I went to a wedding last Friday night. It was the wedding of a young man we've known since he was in K-4. I was fine until the young man's mother came in. That's when the waterworks started.
She is a gracious woman. Educated--has a PhD and is the dean of the school of business at a local college. She moved to this area when her husband took a job as plant manager of a local industry.
About twenty years ago, she went to Michigan to check on her mother, who was caring for her grandchildren (my friend's niece and nephew). The children's birth mother was not in the picture and the father, due to addictions, was unable to take responsibility. My friend immediately knew that something would have to be done, as her mother was no longer able to properly care for the children--and if she didn't step in, Michigan social services would intervene. So--she packed them all up and brought them back here. And, in her forties, and her husband in his fifties, they adopted the children, ages 4 and 7. Admirable. Remarkable.
They enrolled the children in our school, which is where we got to know them. The little boy was in my son's K-4 class. Several times, we would bring him home with us for the afternoon, and he was delighted. I'll never forget those big eyes and that huge, happy smile.
The children thrived under the care of their adoptive parents. The financial sacrifice involved was huge. The emotional investment was huge. The sacrifice of their time, at an age when they might have been able to travel and enjoy their time alone, was huge. They kept the children in our school, where they eventually graduated, then went on and both graduated from college also. We stayed in touch through their school years because we exchanged school books every year, and I eventually taught both children several times as well.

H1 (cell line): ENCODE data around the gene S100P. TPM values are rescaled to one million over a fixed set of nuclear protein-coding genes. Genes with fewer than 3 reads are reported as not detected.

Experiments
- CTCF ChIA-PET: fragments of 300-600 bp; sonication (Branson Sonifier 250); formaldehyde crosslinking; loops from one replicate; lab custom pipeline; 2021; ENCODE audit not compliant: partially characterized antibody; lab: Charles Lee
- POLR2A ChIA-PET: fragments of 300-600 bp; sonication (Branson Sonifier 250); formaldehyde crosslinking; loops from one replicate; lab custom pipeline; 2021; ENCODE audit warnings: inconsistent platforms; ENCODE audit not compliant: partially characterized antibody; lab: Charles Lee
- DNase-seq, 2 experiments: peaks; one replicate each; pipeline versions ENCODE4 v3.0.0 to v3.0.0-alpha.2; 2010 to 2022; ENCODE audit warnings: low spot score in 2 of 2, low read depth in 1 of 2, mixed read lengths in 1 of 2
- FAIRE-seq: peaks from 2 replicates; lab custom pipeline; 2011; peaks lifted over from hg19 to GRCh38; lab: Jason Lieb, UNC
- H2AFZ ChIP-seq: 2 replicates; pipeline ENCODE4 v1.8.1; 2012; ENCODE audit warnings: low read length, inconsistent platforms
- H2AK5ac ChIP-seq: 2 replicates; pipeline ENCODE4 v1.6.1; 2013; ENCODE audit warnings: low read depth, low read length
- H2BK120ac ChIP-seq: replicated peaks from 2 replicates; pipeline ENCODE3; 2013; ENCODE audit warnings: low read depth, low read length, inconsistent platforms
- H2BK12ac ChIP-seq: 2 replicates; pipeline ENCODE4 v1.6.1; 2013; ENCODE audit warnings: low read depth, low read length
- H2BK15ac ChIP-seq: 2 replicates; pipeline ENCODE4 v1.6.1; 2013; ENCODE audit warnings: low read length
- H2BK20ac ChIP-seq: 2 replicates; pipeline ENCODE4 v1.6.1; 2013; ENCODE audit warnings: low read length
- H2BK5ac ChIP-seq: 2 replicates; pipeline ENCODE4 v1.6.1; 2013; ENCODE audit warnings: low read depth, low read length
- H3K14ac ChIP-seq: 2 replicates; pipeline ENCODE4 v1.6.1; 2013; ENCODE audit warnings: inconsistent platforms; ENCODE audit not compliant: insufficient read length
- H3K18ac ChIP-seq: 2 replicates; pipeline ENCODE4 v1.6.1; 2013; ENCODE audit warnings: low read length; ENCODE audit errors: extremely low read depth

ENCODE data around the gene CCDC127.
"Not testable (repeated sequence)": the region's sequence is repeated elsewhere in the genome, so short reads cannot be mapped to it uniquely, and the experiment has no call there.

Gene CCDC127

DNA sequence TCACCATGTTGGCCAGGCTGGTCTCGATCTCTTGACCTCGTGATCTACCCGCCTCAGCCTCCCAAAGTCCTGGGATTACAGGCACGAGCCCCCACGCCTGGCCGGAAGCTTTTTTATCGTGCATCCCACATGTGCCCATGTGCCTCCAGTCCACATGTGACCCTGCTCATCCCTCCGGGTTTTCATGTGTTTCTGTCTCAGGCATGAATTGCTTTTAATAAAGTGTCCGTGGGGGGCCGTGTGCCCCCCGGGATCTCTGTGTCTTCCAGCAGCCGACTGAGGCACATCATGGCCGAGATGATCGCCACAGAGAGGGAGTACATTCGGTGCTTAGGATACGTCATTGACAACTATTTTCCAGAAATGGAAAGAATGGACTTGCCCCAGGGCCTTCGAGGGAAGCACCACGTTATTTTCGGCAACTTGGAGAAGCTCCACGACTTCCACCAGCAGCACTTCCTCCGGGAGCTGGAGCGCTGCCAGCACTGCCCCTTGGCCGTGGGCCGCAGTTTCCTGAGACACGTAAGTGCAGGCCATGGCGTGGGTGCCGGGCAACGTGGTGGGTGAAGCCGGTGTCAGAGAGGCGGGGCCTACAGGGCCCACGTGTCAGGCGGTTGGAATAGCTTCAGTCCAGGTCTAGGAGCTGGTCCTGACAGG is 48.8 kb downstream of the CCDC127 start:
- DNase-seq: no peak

Three years ago, my friend's husband died unexpectedly. This link is where I blogged about that. The now-grown siblings realized what an investment their adoptive father had made in their lives, and they appreciated it.
But when that young man, Jim, walked in for his wedding, and I could see him as well as his mom sitting up front, and his sister walking in as a bridesmaid--the beauty of the picture of adoption (setting them in families) and the beauty of what his adoptive parents had done for him, was beautiful to observe.
Jim is a fine young man and will be a fine husband. His sister is married to a youth pastor. Two young people who could have been statistics--but for the love of adoptive parents.